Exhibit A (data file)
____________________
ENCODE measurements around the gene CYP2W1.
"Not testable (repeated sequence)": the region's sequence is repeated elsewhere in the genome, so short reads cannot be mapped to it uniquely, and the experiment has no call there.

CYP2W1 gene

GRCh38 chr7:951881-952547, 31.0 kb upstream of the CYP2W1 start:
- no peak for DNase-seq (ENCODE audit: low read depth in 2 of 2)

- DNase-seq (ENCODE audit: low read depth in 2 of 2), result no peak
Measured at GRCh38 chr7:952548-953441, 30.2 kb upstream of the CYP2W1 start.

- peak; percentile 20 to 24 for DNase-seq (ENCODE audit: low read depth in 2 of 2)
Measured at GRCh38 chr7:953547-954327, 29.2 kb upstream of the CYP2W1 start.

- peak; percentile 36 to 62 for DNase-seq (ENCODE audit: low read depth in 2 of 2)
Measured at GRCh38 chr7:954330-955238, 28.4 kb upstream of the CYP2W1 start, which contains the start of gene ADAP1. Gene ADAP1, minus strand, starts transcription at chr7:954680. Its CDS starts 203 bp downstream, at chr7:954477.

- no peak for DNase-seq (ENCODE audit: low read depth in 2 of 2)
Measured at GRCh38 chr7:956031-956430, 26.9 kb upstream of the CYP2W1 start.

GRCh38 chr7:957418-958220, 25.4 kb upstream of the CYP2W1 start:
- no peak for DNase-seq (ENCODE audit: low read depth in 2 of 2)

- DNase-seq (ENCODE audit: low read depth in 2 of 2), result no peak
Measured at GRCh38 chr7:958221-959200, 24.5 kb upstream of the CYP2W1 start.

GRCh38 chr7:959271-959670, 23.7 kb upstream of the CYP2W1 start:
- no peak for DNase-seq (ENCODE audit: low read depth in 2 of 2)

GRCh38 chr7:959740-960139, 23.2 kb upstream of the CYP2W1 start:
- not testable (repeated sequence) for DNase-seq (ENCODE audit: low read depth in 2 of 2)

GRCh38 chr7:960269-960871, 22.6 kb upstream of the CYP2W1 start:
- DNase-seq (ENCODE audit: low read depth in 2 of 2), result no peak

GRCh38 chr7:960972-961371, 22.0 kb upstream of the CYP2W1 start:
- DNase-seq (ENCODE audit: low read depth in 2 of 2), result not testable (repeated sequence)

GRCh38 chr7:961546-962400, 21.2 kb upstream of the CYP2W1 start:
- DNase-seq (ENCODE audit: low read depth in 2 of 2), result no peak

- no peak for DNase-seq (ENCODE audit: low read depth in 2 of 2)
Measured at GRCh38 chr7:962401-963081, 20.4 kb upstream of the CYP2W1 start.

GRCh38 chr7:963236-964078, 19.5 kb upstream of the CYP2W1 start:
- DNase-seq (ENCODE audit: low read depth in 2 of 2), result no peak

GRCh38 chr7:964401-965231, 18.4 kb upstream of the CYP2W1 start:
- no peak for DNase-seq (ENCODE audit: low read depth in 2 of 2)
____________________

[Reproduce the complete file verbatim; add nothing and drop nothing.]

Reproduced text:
ENCODE measurements around the gene CYP2W1.
"Not testable (repeated sequence)": the region's sequence is repeated elsewhere in the genome, so short reads cannot be mapped to it uniquely, and the experiment has no call there.

CYP2W1 gene

GRCh38 chr7:951881-952547, 31.0 kb upstream of the CYP2W1 start:
- no peak for DNase-seq (ENCODE audit: low read depth in 2 of 2)

- DNase-seq (ENCODE audit: low read depth in 2 of 2), result no peak
Measured at GRCh38 chr7:952548-953441, 30.2 kb upstream of the CYP2W1 start.

- peak; percentile 20 to 24 for DNase-seq (ENCODE audit: low read depth in 2 of 2)
Measured at GRCh38 chr7:953547-954327, 29.2 kb upstream of the CYP2W1 start.

- peak; percentile 36 to 62 for DNase-seq (ENCODE audit: low read depth in 2 of 2)
Measured at GRCh38 chr7:954330-955238, 28.4 kb upstream of the CYP2W1 start, which contains the start of gene ADAP1. Gene ADAP1, minus strand, starts transcription at chr7:954680. Its CDS starts 203 bp downstream, at chr7:954477.

- no peak for DNase-seq (ENCODE audit: low read depth in 2 of 2)
Measured at GRCh38 chr7:956031-956430, 26.9 kb upstream of the CYP2W1 start.

GRCh38 chr7:957418-958220, 25.4 kb upstream of the CYP2W1 start:
- no peak for DNase-seq (ENCODE audit: low read depth in 2 of 2)

- DNase-seq (ENCODE audit: low read depth in 2 of 2), result no peak
Measured at GRCh38 chr7:958221-959200, 24.5 kb upstream of the CYP2W1 start.

GRCh38 chr7:959271-959670, 23.7 kb upstream of the CYP2W1 start:
- no peak for DNase-seq (ENCODE audit: low read depth in 2 of 2)

GRCh38 chr7:959740-960139, 23.2 kb upstream of the CYP2W1 start:
- not testable (repeated sequence) for DNase-seq (ENCODE audit: low read depth in 2 of 2)

GRCh38 chr7:960269-960871, 22.6 kb upstream of the CYP2W1 start:
- DNase-seq (ENCODE audit: low read depth in 2 of 2), result no peak

GRCh38 chr7:960972-961371, 22.0 kb upstream of the CYP2W1 start:
- DNase-seq (ENCODE audit: low read depth in 2 of 2), result not testable (repeated sequence)

GRCh38 chr7:961546-962400, 21.2 kb upstream of the CYP2W1 start:
- DNase-seq (ENCODE audit: low read depth in 2 of 2), result no peak

- no peak for DNase-seq (ENCODE audit: low read depth in 2 of 2)
Measured at GRCh38 chr7:962401-963081, 20.4 kb upstream of the CYP2W1 start.

GRCh38 chr7:963236-964078, 19.5 kb upstream of the CYP2W1 start:
- DNase-seq (ENCODE audit: low read depth in 2 of 2), result no peak

GRCh38 chr7:964401-965231, 18.4 kb upstream of the CYP2W1 start:
- no peak for DNase-seq (ENCODE audit: low read depth in 2 of 2)